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Keywords

sensitivity, specificity, referral bial, two-way tables, medical screening

Abstract

An extended study of accuracy in medical screening is presented as a useful application to increase students’ quantitative reasoning skills. Two detailed examples are presented. The first explores the frequency of obtaining false positive results from a medical screening tool while the second examines the issue of referral bias and its effect on the apparent sensitivity and specificity of the screening tool. Results from student assessments indicate that the activity increases one’s ability to define terms such as “false positive” and “false negative” and increases one’s ability to read and compute with information obtained from a two-way table. Teacher assessment results indicate that the activity is challenging and could be used in existing high school or college classrooms. Additionally, links to a student activity, instructor notes, and Excel calculation tool are provided.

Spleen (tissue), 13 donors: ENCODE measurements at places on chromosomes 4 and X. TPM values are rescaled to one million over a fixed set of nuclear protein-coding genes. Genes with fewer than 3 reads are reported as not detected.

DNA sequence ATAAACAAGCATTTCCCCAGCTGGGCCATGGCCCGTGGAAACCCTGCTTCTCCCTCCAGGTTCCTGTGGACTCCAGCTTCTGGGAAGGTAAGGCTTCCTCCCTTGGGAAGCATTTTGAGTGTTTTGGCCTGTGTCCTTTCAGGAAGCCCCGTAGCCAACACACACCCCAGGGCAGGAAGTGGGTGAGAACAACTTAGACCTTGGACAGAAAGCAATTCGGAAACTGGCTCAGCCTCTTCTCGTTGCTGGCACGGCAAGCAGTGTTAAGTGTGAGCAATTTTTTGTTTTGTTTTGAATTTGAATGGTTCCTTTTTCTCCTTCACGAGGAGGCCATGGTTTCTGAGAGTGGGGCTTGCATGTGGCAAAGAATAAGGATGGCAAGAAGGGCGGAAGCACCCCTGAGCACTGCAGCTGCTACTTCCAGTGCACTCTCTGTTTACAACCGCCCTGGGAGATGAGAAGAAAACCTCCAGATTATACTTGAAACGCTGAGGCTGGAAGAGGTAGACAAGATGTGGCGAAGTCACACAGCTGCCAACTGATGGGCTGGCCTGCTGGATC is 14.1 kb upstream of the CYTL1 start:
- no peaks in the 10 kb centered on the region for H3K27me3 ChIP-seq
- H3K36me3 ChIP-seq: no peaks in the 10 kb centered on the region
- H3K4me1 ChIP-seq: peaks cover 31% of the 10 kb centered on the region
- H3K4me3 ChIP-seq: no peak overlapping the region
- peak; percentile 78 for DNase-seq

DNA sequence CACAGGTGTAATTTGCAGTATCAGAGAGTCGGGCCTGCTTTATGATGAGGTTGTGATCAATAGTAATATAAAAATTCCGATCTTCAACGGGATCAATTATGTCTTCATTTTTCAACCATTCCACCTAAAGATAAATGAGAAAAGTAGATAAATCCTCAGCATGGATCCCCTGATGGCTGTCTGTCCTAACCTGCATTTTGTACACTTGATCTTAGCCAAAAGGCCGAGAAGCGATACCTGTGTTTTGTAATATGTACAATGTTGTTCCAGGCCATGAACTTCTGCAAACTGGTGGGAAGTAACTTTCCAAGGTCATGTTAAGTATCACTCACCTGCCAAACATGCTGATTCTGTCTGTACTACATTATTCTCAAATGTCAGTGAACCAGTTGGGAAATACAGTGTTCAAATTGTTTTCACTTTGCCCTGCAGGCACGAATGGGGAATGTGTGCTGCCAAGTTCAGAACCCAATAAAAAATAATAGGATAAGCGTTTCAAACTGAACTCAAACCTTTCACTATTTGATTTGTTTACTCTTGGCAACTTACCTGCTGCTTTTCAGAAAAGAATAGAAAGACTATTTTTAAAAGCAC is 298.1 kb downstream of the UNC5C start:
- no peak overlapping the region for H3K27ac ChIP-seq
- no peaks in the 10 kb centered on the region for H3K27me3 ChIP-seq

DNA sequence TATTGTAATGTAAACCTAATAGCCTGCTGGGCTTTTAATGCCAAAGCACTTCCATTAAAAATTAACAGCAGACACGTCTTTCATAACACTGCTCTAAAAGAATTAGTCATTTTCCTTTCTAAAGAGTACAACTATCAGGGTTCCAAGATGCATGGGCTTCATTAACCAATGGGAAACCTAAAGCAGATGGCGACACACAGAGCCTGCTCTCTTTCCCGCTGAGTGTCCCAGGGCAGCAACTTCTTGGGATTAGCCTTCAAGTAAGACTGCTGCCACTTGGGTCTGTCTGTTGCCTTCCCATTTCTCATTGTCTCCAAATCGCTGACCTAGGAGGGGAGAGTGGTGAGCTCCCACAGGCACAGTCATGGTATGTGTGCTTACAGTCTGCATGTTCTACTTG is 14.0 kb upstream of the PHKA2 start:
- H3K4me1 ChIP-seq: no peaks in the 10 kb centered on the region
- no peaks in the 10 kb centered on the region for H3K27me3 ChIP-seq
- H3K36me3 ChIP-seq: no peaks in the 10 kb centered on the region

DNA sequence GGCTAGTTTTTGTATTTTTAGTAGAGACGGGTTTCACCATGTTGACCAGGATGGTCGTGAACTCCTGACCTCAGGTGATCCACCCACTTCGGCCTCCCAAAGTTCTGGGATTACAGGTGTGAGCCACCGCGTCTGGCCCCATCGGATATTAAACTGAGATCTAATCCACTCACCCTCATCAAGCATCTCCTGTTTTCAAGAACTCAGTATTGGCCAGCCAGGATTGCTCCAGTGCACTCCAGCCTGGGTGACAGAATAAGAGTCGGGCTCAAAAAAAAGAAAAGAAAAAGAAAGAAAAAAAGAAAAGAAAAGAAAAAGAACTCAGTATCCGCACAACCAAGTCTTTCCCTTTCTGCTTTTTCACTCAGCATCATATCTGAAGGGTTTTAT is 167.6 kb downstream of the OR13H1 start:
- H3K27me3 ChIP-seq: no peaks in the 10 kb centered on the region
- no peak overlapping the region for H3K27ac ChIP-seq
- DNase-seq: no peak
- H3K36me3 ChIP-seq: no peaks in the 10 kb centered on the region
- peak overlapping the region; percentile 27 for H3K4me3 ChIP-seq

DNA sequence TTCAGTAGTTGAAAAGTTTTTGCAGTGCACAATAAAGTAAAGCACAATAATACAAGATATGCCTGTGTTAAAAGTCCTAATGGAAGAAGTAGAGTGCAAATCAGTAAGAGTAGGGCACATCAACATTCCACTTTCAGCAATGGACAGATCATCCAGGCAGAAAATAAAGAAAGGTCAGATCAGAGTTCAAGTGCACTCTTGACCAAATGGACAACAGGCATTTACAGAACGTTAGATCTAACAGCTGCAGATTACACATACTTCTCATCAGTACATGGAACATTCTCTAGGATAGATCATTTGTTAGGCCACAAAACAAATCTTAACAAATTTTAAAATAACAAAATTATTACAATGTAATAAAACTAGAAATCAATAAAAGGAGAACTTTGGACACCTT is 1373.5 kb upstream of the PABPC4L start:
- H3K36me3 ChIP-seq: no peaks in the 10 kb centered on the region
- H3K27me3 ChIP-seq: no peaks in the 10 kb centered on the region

DOI

http://dx.doi.org/10.5038/1936-4660.1.2.5

Creative Commons License


This work is licensed under a Creative Commons Attribution-Noncommercial 4.0 License

RF1-FalsePositiveActivity.doc (103 kB)
Student Activity [ref: Boersma and Willard, in Numeracy 1(2)]

RF2-FalsePositiveNotes.doc (157 kB)
Instructor Notes [ref. Boersma and Willard, in Numeracy 1(2)]

RF3-FalsePositiveTool.xls (82 kB)
Excel Tool [ref. Boersma and Willard, in Numeracy 1(2)]

Additional Files

RF1-FalsePositiveActivity.doc (103 kB)
Student Activity [ref: Boersma and Willard, in Numeracy 1(2)]

RF2-FalsePositiveNotes.doc (157 kB)
Instructor Notes [ref. Boersma and Willard, in Numeracy 1(2)]

RF3-FalsePositiveTool.xls (82 kB)
Excel Tool [ref. Boersma and Willard, in Numeracy 1(2)]

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